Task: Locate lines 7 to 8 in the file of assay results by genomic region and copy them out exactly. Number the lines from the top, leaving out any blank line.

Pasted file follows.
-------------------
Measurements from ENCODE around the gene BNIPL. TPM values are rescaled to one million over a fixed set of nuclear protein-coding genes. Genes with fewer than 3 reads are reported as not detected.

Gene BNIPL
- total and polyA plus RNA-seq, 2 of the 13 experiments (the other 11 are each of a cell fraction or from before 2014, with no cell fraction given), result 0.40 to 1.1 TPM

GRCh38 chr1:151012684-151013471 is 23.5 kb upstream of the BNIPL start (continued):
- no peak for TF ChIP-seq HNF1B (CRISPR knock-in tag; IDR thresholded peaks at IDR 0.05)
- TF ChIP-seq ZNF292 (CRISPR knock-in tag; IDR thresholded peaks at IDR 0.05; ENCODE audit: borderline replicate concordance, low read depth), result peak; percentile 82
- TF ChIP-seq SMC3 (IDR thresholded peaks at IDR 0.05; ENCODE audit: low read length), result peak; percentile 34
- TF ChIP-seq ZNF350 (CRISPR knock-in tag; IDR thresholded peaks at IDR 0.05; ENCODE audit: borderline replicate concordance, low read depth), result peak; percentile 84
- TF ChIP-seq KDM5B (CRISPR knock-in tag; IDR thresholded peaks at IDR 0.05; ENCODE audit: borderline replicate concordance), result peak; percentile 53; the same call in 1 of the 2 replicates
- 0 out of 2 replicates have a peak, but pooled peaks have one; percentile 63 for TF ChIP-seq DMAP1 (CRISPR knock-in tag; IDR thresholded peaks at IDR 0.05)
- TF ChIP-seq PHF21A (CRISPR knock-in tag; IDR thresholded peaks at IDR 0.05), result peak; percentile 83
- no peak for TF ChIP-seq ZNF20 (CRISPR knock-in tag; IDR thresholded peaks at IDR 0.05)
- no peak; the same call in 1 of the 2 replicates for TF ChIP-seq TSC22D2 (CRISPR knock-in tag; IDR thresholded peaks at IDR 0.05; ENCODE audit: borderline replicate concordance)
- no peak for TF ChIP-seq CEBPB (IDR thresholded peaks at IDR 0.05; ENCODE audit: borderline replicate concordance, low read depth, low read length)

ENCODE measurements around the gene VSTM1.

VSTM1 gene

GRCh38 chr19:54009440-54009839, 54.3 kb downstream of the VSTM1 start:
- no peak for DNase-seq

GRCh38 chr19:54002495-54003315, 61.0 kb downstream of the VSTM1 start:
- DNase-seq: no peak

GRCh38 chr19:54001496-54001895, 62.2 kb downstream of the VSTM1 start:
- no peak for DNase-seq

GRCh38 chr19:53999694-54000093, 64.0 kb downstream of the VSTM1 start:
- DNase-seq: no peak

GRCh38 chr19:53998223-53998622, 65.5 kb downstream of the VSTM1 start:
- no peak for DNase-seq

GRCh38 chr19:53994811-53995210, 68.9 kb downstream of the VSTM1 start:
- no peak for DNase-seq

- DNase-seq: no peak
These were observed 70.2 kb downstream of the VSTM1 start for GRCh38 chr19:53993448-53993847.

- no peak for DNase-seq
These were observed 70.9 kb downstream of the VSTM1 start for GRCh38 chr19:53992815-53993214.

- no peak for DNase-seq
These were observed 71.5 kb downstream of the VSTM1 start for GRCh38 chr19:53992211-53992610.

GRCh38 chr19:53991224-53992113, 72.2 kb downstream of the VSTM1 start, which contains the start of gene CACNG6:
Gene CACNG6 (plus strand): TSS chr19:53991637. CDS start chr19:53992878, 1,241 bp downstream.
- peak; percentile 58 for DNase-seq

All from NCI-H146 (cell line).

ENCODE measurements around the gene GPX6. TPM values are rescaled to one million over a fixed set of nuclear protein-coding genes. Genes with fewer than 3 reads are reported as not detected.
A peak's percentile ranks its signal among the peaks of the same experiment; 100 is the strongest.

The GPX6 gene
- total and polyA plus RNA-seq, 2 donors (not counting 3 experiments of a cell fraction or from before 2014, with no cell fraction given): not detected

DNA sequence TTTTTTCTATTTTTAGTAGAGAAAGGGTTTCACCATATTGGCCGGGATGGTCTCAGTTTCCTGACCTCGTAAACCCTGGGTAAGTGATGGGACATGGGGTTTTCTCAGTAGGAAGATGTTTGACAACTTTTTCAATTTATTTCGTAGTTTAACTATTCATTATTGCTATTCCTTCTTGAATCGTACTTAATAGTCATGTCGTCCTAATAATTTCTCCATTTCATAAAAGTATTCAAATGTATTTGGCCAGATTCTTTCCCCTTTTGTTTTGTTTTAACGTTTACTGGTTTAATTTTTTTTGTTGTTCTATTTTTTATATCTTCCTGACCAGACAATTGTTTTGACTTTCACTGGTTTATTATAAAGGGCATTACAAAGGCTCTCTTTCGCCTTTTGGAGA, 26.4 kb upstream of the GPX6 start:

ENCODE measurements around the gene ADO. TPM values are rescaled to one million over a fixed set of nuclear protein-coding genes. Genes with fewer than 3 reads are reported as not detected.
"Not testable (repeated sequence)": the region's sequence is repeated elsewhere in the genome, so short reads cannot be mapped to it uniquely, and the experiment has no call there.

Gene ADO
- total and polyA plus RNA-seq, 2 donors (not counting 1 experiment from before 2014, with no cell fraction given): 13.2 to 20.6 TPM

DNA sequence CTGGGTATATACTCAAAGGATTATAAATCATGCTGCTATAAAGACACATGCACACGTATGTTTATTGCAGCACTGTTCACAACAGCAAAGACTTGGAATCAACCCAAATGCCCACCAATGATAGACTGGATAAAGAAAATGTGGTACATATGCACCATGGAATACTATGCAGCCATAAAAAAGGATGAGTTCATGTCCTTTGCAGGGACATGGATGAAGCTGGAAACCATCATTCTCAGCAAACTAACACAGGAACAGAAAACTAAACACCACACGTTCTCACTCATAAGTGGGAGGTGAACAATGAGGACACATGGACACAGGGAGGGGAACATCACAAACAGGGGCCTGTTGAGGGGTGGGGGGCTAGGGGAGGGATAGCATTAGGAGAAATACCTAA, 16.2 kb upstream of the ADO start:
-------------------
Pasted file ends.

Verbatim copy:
- TF ChIP-seq SMC3 (IDR thresholded peaks at IDR 0.05; ENCODE audit: low read length), result peak; percentile 34
- TF ChIP-seq ZNF350 (CRISPR knock-in tag; IDR thresholded peaks at IDR 0.05; ENCODE audit: borderline replicate concordance, low read depth), result peak; percentile 84